Build cage. Buy gun. Kidnap editor. But then what? Hayes (stories: Kissing You, 2003) fumbles the hard part in his talky first novel.
The abduction is over, disappointingly, in a New York minute. After Evan Ulmer nabs senior book publishing editor Bob Partnow outside his Manhattan office, the obliging editor drives the getaway car to Evan’s home in Sandhurst, a quiet Hudson Valley town. Once there, Evan imprisons Bob in his soundproofed basement, a chain-link fence separating them. Evan, 35, was a legal proofreader until his parents’ deaths made him financially independent, and has written two unpublished novels. What’s behind his harebrained scheme? Is it a loser’s muddled concoction of envy and revenge, or does he just want a pal? For there will be long, inconclusive talks between the guys. Meanwhile, Evan has met a potential girlfriend at the library, the much younger Promise Buckley, also an aspiring writer. Hayes crosscuts between Evan’s conversations with Bob and with Promise; we never get more than snippets of each. Two might have been company, if Evan and Bob had probed their psyches instead of sniffing each other, but three feels like a crowd. Nor does Hayes try for the sense of menace that, say, Fowles achieved in The Collector. Bob tells Evan (a wimp, despite the gun) that he’s not afraid of him, and Evan confides to the reader that Bob’s release is a “foregone conclusion.” But neither does Hayes attempt black comedy, despite Bob’s flashes of dry humor. What’s left is a novel of character, though we don’t get much of that either. Promise is underdeveloped. Low-keyed Bob comes off better, a jaded professional with an unusual love life—certainly more interesting than Evan, an empty vessel whose essential passivity casts doubt on his kidnapping credentials. The only thing that works is the denouement, which engages all three characters in satisfying, credible ways.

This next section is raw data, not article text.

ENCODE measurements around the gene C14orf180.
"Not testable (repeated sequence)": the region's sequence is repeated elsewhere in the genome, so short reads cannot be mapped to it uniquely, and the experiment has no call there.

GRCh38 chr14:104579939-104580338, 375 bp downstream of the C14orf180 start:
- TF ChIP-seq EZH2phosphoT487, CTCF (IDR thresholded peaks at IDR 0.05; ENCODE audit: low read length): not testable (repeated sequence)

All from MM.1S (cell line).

A tease tricked out with literary effects.